The Wolf at the Door

A while back I wrote a piece for a website that was just launching and, sadly, it appears that it went under before they ever got a chance to run this essay. Rather than leave it sitting, all lonely like, in my email, I’ve decided to shake the dust off and post it here instead.


I gather my receipts first, separating them into categories: gas, eating out, groceries, household care, and so on. The piles spread across the surface of my desk at work, a month of spending representing in crumpled paper, and I methodically begin adding each stack. When I’m done I’ll balance my checkbook, pay the bills for the next month and then update the spreadsheet where I track our spending month to month, year to year. Finally I update the chart with our savings balance,hoping to see that it grew that month. I save the file, print a copy, email it to my husband. The same steps, in the same order, every month.

And then, finally, I take a deep breath and relax for a few minutes, knowing I won’t worry about money for the rest of this day. Tomorrow? Well, tomorrow the job of worrying enough to keep my family financially afloat begins anew.

This worry about money is, largely, unnecessary. I am fortunate to have a stable job that I generally enjoy and that pays me well enough that we can afford for my husband to stay home with our young children. We don’t have an extravagant lifestyle but we can afford our weekend trips to Target and occasional nights of Chinese takeout for dinner without actually needing to worry. I’m not spendthrift, not a tightwad, though I sometimes wish I were. When I wander the aisles at Target with a Starbucks in my hand, I probably don’t look like I’m worrying about money.

But I am. I think about my childhood, which was marked in many ways by want and financial chaos.I think about my early twenties when I did my very best to singlehandedly support the credit card industry by carrying debt that nearly equaled my yearly salary. I think about my children and if I’ll have enough money to say “yes” to the things they’ll want someday: camps and sports and lessons and Legos.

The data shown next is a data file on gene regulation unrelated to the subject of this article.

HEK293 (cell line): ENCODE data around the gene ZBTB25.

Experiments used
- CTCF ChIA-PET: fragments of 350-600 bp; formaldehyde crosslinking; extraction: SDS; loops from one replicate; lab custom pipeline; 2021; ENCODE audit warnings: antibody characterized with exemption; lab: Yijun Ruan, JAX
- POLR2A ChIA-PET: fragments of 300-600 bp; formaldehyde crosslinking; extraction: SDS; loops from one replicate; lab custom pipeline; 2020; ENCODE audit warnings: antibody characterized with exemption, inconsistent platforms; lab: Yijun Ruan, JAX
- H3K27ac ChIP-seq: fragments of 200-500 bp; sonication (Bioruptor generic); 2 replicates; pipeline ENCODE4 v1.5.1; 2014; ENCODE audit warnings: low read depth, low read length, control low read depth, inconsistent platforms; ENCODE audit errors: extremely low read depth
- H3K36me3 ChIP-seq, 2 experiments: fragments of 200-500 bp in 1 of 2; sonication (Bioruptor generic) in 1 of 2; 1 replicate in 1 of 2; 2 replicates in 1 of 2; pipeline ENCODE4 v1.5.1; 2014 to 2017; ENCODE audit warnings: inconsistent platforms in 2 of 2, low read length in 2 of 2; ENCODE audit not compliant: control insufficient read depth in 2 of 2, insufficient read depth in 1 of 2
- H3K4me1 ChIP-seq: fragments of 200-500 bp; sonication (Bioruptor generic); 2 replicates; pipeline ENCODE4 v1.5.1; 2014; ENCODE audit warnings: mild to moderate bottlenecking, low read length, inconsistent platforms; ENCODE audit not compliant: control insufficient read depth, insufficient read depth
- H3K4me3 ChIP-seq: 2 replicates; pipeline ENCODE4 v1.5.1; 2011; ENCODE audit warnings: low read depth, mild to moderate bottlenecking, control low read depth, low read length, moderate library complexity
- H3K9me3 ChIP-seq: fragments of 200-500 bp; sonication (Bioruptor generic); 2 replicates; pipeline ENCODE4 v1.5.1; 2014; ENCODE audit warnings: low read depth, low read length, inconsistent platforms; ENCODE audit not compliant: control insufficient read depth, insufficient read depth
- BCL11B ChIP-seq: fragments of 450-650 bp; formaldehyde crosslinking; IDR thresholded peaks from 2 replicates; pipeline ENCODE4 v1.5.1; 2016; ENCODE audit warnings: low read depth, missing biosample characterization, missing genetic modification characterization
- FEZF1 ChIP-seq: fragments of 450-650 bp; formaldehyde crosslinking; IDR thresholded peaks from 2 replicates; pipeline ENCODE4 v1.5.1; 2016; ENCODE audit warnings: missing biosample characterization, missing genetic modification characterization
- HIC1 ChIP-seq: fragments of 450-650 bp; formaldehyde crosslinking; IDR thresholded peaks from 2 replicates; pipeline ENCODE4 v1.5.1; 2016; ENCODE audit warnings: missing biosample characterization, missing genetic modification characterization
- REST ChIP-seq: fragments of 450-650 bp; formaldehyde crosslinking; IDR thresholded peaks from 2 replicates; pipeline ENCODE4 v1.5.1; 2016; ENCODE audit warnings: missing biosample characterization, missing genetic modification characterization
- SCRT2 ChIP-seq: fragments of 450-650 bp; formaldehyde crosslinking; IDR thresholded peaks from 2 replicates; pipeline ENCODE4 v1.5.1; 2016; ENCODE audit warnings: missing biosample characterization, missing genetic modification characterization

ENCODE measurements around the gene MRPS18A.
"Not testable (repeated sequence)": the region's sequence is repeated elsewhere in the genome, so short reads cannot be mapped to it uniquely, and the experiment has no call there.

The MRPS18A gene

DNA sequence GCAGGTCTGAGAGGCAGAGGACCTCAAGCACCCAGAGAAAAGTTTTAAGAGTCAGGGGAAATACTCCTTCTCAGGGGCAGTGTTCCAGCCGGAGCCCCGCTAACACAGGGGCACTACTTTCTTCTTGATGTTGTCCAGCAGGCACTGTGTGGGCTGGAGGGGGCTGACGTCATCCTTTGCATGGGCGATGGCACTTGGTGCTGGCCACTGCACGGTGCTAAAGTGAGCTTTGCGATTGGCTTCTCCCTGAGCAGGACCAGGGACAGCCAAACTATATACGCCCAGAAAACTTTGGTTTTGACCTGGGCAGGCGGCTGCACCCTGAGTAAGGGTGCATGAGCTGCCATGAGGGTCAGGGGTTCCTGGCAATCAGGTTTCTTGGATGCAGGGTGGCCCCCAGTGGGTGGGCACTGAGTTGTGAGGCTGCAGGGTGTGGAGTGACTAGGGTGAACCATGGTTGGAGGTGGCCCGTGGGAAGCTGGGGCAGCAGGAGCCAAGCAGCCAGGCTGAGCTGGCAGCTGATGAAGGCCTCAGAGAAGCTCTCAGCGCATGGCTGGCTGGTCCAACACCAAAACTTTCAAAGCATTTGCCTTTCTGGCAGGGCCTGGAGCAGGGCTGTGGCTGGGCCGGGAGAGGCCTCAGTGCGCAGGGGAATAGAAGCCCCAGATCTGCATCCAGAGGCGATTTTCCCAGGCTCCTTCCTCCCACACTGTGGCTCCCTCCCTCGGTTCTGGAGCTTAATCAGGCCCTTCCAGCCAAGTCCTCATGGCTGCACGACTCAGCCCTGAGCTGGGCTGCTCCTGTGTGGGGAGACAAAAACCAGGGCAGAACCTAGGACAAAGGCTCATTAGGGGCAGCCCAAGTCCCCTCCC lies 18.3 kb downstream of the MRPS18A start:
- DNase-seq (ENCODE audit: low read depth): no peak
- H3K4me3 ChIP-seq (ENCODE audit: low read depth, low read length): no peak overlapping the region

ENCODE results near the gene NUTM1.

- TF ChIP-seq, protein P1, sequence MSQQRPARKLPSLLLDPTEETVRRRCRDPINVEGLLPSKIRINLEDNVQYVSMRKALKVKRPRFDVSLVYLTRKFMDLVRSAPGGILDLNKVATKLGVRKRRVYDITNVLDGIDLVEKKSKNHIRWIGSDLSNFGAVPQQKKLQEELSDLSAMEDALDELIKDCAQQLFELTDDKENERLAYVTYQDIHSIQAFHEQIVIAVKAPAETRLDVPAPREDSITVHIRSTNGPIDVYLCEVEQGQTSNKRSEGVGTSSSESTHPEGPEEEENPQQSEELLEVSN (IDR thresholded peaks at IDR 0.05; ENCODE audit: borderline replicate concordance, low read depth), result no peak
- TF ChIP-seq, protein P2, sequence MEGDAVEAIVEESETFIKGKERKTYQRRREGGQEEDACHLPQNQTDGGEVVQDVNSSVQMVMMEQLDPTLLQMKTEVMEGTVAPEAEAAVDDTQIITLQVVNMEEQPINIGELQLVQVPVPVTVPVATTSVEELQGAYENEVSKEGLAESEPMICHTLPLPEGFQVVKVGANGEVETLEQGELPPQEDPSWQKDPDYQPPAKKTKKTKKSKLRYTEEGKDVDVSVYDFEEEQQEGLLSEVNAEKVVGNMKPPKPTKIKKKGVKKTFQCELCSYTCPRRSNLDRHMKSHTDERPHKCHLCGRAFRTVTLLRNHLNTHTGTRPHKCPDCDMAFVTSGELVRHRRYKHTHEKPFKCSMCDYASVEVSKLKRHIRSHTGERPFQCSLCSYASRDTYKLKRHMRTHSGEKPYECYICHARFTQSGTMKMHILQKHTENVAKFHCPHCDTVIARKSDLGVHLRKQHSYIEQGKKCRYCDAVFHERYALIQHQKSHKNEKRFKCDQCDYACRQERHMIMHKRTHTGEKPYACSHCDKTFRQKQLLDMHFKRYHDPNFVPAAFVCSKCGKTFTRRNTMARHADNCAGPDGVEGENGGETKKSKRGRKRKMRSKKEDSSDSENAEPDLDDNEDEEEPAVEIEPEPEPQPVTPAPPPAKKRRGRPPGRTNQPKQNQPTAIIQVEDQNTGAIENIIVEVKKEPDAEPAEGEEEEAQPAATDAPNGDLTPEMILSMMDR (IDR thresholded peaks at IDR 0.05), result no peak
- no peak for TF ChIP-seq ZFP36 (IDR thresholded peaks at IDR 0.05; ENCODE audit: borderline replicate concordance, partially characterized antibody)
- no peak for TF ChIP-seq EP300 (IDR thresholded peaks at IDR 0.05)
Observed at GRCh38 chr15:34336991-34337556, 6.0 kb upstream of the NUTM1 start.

I worry that I’ll slip and my children will worry like I did as a child, will know the feeling of there never quite being enough to go around. I worry about retirement and about being able to pay off our house someday. I feel the weight of being the sole breadwinner bearing down on me on when I hear whispers about budget cuts or when I daydream about trying to, for real, be a writer someday.

I used to think there was a magic number, a salary or a savings amount at which I’d stop worrying about money, but if there is I haven’t found it yet.

And so I tend to the monthly bills with a ritual as sacred to me as church. I keep the wolves of poverty and hunger and want from the door with my calculator and my neatly kept checkbook register and my five year financial plan. Sometimes I find myself thinking “I hope this is enough. I hope we have enough” but I’m not sure that is the real question. Maybe the real question is something more fundamental, something, well, far scarier.

Am I enough?


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